New Zealand Law Society - Voting in a superdiverse society

Voting in a superdiverse society

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New Zealand is among the world’s most “superdiverse” societies – and that poses both challenges and opportunities for our public policy makers.

Superdiversity is a reasonably new social science term, referring to an area with a very high proportion of immigrants and people of different ethnicities.

As high-profile lawyer Mai Chen explains, New Zealand is already a superdiverse society, and that trend is set to accelerate.

“Nobody does superdiversity like us. Already more than half the population of Auckland is of Māori, Asian or Pasifika origin. Statistics New Zealand data shows that by 2038, 51% of the total New Zealand population will be Māori, Asian or Pasifika,” she says.

Ms Chen is Chair of the Superdiversity Centre for Law, Policy and Business, which is analysing the implications of superdiversity for New Zealand. One of the many challenges the centre is examining is how to improve voting rates among ethnic minorities.

The Centre has been awarded a Law Foundation grant to study how our electoral law and practice enables eligible voters with limited English to exercise their democratic rights. The study will also compare New Zealand’s experience with comparable superdiverse cities and societies, to identify potential improvements.

“Most new New Zealanders don’t vote much – the statistics are very poor, they rank alongside beneficiaries, solo mothers and unemployed people in voter participation,” Ms Chen says.

“We need these minorities, who will become a majority, to exercise their democratic rights. We need electoral laws to accommodate that.”

Unlike many other jurisdictions, New Zealand has never formally adopted a literacy or language test for voting.

New Zealand first adopted specific measures aimed at eligible voters who were blind, illiterate or didn’t speak English in the 1956 Electoral Act, and those measures have been carried forward without significant change to the present day.

Ms Chen says that superdiverse states must strike a balance between ensuring language difficulties do not prevent a person from voting and respecting the right to vote secretly in fair and free elections.

“New Zealand’s approach is to make electoral information available in over 20 languages both before and during an election, to make interpreters available on an ad-hoc basis, and to permit people to be assisted in the booths by others.

“Concerns about whether these arrangements adequately protect the right to a secret ballot have been raised by the Justice and Electoral Committee as part of its triennial review of the conduct of elections.

“It is already clear that there is room for improvement. Many of the provisions dealing with non-English speaking voters seem open to abuse. That this is not reported as happening very often is probably due more to a strong culture of free and fair elections rather than because the provisions themselves are robust or fit for purpose.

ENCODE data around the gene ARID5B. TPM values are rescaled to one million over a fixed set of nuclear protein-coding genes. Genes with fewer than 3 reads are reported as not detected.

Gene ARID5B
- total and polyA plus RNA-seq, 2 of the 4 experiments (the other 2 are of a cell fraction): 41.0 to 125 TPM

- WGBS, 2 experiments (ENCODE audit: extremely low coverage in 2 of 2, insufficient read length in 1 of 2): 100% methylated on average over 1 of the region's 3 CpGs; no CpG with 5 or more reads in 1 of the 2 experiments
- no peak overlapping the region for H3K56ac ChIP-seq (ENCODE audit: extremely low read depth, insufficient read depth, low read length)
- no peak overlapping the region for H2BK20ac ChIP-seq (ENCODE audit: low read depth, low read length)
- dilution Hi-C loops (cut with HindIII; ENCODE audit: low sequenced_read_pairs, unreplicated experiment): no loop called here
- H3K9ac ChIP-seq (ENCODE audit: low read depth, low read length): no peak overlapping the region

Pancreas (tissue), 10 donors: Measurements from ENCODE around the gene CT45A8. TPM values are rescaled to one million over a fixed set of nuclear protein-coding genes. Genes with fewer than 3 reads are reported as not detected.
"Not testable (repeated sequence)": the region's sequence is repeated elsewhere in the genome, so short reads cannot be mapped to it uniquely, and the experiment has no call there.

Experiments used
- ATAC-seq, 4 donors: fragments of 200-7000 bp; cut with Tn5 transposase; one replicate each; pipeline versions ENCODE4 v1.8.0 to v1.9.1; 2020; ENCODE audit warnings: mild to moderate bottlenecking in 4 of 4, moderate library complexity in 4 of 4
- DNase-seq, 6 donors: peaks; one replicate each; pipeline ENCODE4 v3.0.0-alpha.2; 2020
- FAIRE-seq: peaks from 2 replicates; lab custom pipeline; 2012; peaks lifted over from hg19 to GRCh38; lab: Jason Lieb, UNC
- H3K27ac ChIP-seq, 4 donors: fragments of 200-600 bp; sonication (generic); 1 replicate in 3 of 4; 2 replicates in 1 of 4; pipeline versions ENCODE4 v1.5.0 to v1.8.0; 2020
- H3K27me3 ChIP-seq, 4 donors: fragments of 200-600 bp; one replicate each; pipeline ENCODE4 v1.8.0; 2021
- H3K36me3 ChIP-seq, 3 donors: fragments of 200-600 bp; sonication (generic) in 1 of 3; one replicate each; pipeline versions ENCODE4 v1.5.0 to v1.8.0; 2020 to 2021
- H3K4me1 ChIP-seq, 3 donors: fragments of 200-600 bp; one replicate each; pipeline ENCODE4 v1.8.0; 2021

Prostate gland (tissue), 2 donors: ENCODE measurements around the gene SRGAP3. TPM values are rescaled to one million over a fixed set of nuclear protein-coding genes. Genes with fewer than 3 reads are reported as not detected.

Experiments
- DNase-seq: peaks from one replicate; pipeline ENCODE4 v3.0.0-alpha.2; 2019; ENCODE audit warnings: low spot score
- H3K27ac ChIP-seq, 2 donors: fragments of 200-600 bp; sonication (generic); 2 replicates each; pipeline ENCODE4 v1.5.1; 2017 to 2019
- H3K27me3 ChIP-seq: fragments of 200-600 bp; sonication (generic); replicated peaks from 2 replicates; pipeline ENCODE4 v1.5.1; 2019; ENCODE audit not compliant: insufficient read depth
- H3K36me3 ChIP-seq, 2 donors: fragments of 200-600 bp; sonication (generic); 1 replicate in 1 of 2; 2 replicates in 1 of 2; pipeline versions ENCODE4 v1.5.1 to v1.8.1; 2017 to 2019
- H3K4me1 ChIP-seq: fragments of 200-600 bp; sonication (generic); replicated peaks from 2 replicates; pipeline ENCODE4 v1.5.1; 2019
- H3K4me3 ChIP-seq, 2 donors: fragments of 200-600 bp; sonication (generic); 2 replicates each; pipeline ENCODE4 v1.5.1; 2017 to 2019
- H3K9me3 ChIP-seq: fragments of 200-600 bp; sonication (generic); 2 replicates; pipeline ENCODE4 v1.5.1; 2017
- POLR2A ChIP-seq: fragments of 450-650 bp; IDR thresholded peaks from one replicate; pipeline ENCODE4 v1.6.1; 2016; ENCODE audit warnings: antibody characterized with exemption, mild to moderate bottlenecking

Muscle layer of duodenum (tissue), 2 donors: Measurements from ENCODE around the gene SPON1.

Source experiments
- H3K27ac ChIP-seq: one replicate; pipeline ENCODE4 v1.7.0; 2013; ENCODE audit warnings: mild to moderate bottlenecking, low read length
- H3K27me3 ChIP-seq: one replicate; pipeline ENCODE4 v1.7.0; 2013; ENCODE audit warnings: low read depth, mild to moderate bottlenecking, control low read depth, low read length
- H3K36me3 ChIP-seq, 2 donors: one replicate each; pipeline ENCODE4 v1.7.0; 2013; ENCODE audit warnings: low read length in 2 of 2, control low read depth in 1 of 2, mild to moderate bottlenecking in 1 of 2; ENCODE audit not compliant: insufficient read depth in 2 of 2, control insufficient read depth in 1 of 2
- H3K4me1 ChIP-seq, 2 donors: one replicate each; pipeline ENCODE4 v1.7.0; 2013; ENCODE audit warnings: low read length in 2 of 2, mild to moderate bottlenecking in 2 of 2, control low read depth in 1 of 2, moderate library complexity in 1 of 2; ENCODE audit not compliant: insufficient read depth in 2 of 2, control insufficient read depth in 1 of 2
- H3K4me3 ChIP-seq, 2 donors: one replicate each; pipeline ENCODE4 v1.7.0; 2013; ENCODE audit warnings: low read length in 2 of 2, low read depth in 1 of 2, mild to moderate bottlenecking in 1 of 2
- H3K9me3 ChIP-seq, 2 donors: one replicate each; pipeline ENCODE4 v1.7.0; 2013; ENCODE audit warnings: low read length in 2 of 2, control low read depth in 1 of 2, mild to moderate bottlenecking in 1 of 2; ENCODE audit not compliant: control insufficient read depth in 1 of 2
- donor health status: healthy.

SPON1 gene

“There is statutory provision allowing the nomination of a person to go into the polling booth to assist, but you can see the opportunities for corruption, especially in closely fought elections,” she says.

The study will compare New Zealand’s experience with superdiverse cities and societies overseas, to see what lessons can be applied here. Superdiverse cities include Sydney, Melbourne, Vancouver, London and New York.

Research findings will be published in October.

Support for minorities

Throughout its existence the Law Foundation has supported projects that seek to improve understanding and access to the law for minority and disadvantaged social groups. These include:

  • Developing a more responsive legal system for people with intellectual disability in New Zealand, An Otago-based research project highlighting problems and proposing solutions in this area;
  • Know Your Rights, a 13-part television series providing legal information and advice for immigrant groups;
  • a legal rights DVD for the deaf and hearing-impaired, distributed by the Police and organisations working for the hearing-impaired;
  • a training guide for case workers from the Shakti Community Council, a group that assists ethnic women dealing with domestic violence; and
  • Youth and the Law, a comprehensive guide to the law relating to young people.

More information on these projects and publications is available on the New Zealand Law Foundation website,

Lynda Hagen is the Executive Director of the New Zealand Law Foundation.

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